complementary compounds, provides excellent opportunities for the preparation of materials with defined mesophase
stability, polarization, dielectric anisotropy, viscosity, and
refractive index. New developments may thus be anticipated
in the study of liquid crystals.
Received: May 18. 1992 [Z 5358 IEI
German version: Angen,. Chem. 1992, f04. 1545
[l] N. A. Clark, S. T. Lagerwall, Appl. Phys. Lett. 1980, 36, 899.
[2] a) V. P. Shibaev, M . V. Koslovsky, L. A. Beresnev, L. M. Blinov, N. A.
Plate, Polym. Bull. 1984. 12, 299; b) M. Dumon, H. T. Nguyen, M.
Mauzac, C. Destrade, M. F, Achard, H. Gasparoux. Murromolecules
1990, 23, 355; c) S. Uchida, K. Morita. K. Miyoshi, K. Hashimoto, K.
Kawasaki, M o i . Cryst. Liq. Cryst. 1988, I S S , 93; d) T. Suzuki, T Okawa,
T. Ohnuma, S. Yohatd, Makromol. Chem. Rapid Commun. 1988, 9 , 755;
e) H . J. Coles, H. F. Gleeson, C. Scherowsky, A. Schliwa, Mol. Cryst. Liy.
Cryst. Lett. 1990, 7, 117.
[3] a) T. Kato, J. M. J. Frechet, .l
Am.Chem. SOC.1989, 111, 8533; b) T. Kato,
J. M . J. Frechet, Mucromotecules 1989, 22, 3818. T. Kato, H. Adachi, A.
Fujishima, 1. M. J. Frechet, Chem. Lett. 1992, 265.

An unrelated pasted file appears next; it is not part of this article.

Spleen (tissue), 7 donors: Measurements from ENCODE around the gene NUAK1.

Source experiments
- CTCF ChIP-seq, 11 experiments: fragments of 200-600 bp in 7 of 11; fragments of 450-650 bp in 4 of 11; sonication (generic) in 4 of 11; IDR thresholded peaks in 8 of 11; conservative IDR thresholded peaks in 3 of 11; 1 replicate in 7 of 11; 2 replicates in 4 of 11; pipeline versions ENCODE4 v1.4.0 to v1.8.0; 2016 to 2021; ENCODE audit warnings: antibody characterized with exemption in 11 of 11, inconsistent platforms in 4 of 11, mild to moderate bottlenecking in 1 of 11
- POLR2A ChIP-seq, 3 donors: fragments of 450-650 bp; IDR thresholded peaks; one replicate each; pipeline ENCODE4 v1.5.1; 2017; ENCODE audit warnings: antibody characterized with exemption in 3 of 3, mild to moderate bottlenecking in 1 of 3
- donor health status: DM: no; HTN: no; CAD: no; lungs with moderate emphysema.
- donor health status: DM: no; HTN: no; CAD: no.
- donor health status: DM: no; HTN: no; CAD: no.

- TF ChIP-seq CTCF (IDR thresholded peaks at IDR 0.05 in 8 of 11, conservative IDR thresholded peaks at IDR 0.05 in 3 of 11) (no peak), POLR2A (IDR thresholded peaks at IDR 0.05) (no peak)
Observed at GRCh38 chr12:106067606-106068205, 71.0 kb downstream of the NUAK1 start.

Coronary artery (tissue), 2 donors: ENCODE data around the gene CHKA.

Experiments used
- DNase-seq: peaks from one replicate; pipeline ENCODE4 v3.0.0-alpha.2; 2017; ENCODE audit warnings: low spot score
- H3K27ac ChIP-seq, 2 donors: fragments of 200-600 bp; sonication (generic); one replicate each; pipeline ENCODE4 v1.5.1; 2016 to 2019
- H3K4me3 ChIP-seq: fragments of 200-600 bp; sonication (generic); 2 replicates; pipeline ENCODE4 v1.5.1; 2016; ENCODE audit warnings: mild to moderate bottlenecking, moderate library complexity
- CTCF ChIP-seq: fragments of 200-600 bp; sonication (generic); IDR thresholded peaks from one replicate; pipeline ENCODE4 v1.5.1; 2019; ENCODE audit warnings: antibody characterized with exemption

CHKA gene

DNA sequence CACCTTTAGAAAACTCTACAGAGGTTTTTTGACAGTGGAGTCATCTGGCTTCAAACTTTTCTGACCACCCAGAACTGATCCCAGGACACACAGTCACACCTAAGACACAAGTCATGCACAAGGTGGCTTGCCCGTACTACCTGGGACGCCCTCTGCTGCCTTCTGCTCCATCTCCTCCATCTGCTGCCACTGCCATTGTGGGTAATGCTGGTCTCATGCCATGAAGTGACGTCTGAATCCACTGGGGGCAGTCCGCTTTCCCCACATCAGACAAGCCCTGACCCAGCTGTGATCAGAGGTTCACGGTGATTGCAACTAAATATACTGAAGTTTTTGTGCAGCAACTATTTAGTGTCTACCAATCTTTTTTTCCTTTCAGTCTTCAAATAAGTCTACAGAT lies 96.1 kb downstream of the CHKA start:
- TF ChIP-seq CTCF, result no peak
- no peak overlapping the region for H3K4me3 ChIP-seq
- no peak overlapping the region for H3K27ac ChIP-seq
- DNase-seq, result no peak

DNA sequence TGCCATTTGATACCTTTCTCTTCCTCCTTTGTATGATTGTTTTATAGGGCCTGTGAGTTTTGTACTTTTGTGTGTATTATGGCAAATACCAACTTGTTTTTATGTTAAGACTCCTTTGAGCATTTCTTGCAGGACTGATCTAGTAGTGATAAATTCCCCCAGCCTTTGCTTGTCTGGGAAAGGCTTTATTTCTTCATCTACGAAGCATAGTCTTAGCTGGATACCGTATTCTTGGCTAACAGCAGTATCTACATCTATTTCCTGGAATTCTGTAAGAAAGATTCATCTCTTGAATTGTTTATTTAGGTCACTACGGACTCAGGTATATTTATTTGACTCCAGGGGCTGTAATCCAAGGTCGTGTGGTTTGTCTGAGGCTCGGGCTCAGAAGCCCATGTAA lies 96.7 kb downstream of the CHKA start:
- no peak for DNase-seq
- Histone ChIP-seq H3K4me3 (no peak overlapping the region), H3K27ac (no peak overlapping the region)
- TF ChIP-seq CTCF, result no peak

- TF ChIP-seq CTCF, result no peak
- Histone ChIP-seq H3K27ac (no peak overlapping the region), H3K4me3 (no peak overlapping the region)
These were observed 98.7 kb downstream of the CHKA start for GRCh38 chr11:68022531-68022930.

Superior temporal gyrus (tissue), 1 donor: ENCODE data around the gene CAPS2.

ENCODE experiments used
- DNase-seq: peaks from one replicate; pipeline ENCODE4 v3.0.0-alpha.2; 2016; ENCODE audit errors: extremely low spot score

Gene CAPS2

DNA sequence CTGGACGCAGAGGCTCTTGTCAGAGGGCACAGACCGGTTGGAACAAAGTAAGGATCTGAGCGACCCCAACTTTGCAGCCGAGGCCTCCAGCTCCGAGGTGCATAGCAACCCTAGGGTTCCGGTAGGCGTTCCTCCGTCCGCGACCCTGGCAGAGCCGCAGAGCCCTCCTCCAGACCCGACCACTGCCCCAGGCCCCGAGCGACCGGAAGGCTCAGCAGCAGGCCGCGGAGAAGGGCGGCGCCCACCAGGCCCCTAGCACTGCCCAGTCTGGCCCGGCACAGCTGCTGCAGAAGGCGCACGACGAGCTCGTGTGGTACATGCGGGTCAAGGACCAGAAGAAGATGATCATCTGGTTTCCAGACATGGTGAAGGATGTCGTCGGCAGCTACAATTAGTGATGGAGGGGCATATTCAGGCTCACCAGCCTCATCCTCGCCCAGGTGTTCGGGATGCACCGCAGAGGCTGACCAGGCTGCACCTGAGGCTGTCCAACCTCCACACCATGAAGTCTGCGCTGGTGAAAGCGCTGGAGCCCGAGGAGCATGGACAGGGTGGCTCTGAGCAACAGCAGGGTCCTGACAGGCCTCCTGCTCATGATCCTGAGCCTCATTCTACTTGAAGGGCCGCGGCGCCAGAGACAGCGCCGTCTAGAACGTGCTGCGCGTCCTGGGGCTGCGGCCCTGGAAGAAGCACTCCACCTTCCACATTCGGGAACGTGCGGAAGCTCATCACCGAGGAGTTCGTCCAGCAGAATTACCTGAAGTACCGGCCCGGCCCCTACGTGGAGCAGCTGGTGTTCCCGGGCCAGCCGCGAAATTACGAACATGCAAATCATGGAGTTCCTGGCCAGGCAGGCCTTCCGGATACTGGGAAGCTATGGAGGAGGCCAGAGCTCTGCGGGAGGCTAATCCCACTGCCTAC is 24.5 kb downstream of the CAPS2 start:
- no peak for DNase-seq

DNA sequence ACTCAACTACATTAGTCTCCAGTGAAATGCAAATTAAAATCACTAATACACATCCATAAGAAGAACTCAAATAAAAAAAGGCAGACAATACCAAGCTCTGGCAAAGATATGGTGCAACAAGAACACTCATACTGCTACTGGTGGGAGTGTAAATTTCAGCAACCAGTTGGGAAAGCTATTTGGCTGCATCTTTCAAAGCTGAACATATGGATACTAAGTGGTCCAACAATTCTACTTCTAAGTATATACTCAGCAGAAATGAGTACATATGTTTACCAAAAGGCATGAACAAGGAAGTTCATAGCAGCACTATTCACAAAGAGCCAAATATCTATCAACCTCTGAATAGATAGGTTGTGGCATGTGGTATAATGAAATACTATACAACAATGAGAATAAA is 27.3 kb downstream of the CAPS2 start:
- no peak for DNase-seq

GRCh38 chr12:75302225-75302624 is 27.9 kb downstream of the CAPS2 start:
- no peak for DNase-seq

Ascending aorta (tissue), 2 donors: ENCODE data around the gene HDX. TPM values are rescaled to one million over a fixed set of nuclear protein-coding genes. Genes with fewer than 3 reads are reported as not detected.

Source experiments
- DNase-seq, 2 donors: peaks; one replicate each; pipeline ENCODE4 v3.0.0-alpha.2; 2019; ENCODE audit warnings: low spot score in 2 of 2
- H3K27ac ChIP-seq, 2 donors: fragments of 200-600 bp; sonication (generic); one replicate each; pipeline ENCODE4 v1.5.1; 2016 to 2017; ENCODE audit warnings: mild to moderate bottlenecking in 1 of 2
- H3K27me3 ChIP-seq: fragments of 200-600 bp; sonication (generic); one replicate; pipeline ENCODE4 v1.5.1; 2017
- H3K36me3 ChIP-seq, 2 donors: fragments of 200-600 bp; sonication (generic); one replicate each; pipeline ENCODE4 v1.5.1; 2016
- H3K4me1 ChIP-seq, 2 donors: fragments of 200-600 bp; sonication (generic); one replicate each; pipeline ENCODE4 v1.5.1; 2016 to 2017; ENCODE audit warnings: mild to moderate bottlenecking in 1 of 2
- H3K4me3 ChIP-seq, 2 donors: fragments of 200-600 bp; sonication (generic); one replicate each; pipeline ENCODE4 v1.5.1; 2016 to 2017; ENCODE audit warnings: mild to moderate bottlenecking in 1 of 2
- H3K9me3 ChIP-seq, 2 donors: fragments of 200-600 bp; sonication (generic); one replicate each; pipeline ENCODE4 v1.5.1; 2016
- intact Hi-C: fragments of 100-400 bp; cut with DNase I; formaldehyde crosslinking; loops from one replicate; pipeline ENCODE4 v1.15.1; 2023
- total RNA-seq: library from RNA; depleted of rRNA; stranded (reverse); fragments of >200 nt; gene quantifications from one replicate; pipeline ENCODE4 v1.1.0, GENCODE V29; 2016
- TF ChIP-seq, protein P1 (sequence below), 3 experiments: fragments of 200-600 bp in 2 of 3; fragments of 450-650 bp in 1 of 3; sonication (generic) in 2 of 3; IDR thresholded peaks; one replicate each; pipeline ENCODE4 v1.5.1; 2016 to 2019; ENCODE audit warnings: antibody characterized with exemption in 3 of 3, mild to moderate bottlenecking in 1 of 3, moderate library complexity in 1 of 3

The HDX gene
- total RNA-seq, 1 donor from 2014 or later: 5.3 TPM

[4] G. W. Gray, Molecular Structure und Properties of Liquid Crystals. Acddemic Press, New York, 1962.
151 J. W. Goodby, T. M. Leslie, Mol. Cryst. Liq. 1984, 110. 175.
[6] U. Kumar, T. Kato, J. M. J. Frtchet, J. Am. Chem. SOC.1992,114, in press.
[7] 3: M.y. 111 " C ; [a]" -28.8"; 'IINMR (300 MHz, CDCI,. 25°C):
6 = 8.52, 7.32 (C,H,N), 7.48. 7.22, 6.91. 6.85 (C,H,, CH = CH). 3.98
(OCH,), 3.75 (CH), 3.47 (OCH,), 1.29 (H,CH).
[8] S. E. Odinikov, A. A. Mashkovsky, V. P. Glazunov, A. V. logansen, B:V.
Rassadin, Specrrochitn. Acta A 1976, 32, 1355.
[9] a) C. B. Sawyer, C. H. Tower, Phys. Rev. 1930,3S, 269; b) K. Yoshino, T.
Uemoto, Y. Inuishi, Jpn. J. Appi. Phys. 1977, 16, 571.
(101 S . T. Lagerwall, B. Otterholm, K. Skarp, Mol. Crysl. Liq. Cryst. 1987,152,
Book Reviews are written by invitation from the
editor. Suggestions for books to be reviewed and
for book reviewers are welcome. Publishers should